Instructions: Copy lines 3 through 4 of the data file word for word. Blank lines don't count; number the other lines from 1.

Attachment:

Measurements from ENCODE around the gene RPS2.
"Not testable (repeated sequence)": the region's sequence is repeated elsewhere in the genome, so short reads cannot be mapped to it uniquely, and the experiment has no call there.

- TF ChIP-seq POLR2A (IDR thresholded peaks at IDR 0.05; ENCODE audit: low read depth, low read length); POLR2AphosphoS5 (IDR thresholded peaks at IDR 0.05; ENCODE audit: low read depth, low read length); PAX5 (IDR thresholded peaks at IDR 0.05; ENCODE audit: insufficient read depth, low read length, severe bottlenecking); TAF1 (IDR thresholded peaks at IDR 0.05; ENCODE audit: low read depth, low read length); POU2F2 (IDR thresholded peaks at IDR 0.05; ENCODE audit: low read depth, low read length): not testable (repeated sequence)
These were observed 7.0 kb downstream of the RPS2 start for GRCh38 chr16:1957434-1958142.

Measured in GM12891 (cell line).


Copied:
- TF ChIP-seq POLR2A (IDR thresholded peaks at IDR 0.05; ENCODE audit: low read depth, low read length); POLR2AphosphoS5 (IDR thresholded peaks at IDR 0.05; ENCODE audit: low read depth, low read length); PAX5 (IDR thresholded peaks at IDR 0.05; ENCODE audit: insufficient read depth, low read length, severe bottlenecking); TAF1 (IDR thresholded peaks at IDR 0.05; ENCODE audit: low read depth, low read length); POU2F2 (IDR thresholded peaks at IDR 0.05; ENCODE audit: low read depth, low read length): not testable (repeated sequence)
These were observed 7.0 kb downstream of the RPS2 start for GRCh38 chr16:1957434-1958142.